Twain offers her signature sugary pop
By Sarah Rodman
Wednesday, October 8, 2003
Nobody can say that Shania Twain holds herself above her fans.
Last night at the FleetCenter the Canadian songbird - resplendent in a Nomar Garciaparra jersey - admirably, and sometimes distractingly, spent almost as much time singing her breezy pop country hits as she did interacting with members of the cheering crowd of 17,000-plus fans.
Whether she was signing literally hundreds of autographs for all comers to the front of the stage, dispensing hugs to sweethearts celebrating anniversaries, ceding the microphone to a man making a marriage proposal, bringing two little girls onstage to sing or allowing some local drummers to strut their stuff, Twain was downright interactive in her generous and surprisingly zippy two-hour and 20-minute performance.
As for the music itself, it was trademark Twain: all candy coating, no chewy center, drawing songs from all her albums with nine from her most recent ``Up!'' But it's unlikely anyone in this house of Twain-iacs was seeking substance. More likely the cheering folks, aged 3 to at least 63, were looking for a good sugar rush and to stomp their boots. They definitely got that chance as Twain and her energetic nine-piece band shimmied around her center stage setup churning out the juicy backbeats of exclamatory pop tunes like ``Man! I Feel Like a Woman!'' ``Rock This Country!'' ``(If You're Not In It For Love) I'm Outta Here!'' and ``I'm Gonna Getcha Good!''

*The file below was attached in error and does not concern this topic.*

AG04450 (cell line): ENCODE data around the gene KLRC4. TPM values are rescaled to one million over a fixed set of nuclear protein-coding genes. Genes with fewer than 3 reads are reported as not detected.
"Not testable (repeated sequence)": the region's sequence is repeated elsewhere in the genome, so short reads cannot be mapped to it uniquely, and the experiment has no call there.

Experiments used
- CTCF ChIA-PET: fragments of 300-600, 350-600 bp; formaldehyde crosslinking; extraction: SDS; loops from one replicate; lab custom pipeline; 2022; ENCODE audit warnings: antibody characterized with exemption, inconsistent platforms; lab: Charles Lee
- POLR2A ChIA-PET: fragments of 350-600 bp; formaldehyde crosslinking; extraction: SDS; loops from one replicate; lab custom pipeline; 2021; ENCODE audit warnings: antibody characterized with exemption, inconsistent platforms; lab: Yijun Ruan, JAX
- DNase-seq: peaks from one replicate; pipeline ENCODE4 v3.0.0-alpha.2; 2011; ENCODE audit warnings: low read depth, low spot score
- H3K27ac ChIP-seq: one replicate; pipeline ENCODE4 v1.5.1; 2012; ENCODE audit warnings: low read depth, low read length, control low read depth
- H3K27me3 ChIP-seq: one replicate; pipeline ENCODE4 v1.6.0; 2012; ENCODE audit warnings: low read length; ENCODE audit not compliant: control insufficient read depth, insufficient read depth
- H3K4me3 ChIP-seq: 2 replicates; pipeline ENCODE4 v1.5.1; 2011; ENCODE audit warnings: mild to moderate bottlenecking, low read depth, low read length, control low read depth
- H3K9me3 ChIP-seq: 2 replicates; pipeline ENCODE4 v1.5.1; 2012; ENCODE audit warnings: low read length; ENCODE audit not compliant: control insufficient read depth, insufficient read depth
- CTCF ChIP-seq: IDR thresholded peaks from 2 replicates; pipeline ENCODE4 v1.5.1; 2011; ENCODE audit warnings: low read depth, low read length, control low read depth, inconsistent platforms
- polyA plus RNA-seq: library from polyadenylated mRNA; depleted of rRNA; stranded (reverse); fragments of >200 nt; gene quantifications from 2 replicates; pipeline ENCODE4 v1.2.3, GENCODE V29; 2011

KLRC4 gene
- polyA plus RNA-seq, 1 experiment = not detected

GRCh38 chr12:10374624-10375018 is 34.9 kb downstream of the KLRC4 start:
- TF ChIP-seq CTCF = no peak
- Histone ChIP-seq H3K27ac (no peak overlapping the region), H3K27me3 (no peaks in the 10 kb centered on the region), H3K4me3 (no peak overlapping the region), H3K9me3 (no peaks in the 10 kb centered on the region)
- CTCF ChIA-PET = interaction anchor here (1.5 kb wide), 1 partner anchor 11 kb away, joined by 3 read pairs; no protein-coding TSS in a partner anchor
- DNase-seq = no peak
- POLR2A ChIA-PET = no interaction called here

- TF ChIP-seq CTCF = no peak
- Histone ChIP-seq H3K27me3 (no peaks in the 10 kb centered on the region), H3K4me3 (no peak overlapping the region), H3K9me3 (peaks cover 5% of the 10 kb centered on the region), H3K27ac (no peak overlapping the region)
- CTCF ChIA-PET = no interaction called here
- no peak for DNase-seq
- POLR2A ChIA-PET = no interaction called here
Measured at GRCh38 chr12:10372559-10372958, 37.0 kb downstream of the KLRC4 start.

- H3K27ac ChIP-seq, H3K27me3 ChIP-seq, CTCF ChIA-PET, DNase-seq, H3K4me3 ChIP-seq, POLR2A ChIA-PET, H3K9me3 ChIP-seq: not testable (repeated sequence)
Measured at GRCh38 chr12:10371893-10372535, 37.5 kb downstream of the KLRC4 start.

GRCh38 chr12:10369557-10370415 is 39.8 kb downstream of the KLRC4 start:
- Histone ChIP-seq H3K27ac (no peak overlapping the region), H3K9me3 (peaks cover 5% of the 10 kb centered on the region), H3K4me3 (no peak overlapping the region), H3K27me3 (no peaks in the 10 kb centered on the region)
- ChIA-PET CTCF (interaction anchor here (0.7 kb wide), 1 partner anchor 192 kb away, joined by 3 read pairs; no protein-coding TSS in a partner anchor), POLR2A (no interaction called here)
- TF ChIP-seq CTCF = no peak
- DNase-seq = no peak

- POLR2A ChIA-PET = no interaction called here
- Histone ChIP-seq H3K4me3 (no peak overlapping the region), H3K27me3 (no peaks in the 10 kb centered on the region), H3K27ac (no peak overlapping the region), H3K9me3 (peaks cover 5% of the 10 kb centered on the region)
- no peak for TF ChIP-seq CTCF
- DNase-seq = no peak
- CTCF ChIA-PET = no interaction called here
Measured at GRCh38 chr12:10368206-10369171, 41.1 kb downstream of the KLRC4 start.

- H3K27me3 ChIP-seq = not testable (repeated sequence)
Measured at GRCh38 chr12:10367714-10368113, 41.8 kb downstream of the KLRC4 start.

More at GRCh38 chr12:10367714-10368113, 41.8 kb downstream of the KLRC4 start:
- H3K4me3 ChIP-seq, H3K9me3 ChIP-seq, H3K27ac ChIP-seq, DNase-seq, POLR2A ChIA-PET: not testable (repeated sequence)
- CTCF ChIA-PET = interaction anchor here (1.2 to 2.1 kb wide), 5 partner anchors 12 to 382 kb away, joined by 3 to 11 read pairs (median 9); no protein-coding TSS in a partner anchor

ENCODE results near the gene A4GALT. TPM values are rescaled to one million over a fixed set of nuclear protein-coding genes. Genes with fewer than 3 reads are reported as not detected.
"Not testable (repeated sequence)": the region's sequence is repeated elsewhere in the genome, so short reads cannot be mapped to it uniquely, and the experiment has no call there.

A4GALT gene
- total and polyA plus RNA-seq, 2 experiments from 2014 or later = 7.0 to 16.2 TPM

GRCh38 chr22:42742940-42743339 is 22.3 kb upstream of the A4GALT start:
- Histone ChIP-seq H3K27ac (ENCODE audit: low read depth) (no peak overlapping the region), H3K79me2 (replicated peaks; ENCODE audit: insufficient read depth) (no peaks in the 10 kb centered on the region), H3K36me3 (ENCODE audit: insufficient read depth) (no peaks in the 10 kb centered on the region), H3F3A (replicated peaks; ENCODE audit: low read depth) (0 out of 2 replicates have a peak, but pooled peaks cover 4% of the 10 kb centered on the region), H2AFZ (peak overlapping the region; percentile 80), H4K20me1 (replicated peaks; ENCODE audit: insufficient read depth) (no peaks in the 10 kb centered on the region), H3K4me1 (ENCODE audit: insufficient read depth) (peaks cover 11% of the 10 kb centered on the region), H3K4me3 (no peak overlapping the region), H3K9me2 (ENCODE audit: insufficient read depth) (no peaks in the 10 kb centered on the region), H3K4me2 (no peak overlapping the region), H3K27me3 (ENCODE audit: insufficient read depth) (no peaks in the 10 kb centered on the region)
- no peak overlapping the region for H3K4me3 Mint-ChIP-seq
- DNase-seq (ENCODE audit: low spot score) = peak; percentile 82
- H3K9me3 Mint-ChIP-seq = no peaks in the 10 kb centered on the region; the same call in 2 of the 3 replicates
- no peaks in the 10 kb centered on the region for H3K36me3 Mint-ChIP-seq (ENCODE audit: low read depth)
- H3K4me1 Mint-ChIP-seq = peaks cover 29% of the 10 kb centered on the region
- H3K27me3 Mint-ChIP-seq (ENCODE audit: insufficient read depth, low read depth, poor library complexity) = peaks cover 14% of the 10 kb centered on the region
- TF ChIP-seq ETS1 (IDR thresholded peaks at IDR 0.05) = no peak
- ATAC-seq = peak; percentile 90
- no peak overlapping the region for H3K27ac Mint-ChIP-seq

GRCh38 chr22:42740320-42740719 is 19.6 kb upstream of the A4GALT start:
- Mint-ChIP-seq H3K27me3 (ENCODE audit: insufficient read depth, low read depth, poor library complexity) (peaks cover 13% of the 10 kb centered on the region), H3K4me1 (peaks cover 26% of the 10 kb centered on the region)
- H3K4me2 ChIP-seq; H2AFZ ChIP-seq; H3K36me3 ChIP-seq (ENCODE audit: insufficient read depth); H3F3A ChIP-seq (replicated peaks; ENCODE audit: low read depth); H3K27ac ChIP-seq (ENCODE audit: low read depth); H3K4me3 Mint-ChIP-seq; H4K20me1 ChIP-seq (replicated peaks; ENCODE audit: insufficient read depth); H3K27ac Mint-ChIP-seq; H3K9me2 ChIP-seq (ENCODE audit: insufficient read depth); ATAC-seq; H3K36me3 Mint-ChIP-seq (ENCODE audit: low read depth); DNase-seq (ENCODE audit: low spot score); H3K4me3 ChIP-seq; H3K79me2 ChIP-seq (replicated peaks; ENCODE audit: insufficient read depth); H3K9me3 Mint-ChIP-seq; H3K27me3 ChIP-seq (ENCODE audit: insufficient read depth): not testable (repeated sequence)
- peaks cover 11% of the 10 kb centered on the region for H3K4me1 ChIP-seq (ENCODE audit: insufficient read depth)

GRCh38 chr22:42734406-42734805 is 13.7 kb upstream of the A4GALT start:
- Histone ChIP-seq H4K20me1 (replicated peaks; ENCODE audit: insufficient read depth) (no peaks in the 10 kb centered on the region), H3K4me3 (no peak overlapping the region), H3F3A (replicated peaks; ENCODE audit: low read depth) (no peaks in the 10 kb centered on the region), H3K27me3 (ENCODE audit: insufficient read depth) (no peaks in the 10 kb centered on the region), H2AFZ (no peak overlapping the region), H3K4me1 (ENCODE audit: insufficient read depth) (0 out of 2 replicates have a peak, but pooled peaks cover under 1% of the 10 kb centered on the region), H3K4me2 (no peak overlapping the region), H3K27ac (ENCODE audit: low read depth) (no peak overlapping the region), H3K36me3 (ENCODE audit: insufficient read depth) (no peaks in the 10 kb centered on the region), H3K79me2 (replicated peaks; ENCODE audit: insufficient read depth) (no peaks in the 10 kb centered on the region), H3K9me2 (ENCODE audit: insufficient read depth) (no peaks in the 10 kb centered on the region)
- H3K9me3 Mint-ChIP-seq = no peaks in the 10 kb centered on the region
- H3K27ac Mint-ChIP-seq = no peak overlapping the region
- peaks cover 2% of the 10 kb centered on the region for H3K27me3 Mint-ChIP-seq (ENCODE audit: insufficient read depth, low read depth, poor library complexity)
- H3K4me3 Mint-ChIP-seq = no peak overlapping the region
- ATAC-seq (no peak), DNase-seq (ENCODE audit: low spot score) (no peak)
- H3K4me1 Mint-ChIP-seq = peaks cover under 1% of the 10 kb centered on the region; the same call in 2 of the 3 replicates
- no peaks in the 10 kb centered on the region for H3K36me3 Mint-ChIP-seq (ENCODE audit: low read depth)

While the band was gifted, musically and vocally, and highly entertaining to watch - multi-talented multi-instrumentalist Alison Cornell deserves a stage of her own - occasionally the brawny sound of three fiddles, two keyboards, two guitarists, bass, drums and percussion drowned out the vocals of the main attraction, which were themselves spotty in places.
That's why less cluttered songs like ``No One Needs to Know'' and ``You're Still the One'' were such a treat. The former, stripped to bare acoustic essentials, featured great Everly Brothers-style harmonies, smoky harmonica licks and a sassy Elvis-like swagger that fits Twain to a T. The latter is a simplistic but well-crafted pop ballad with an irrefutable melody that had the crowd singing along.
``Whose Bed Have Your Boots Been Under'' featured a satisfyingly slinky groove and some ambling saloon piano and ``Any Man of Mine'' was the best of the many Reba McEntire meets Def Leppard hybrids.
A few songs suffered from her constant signing, robbing ballads like ``When You Kiss Me'' of emotion as she rotely hit every lyric while simultaneously scribbling on tickets and shirts. But Twain's easygoing stage presence and energy carried the night.
(Shania Twain, at the FleetCenter, Boston, last night. )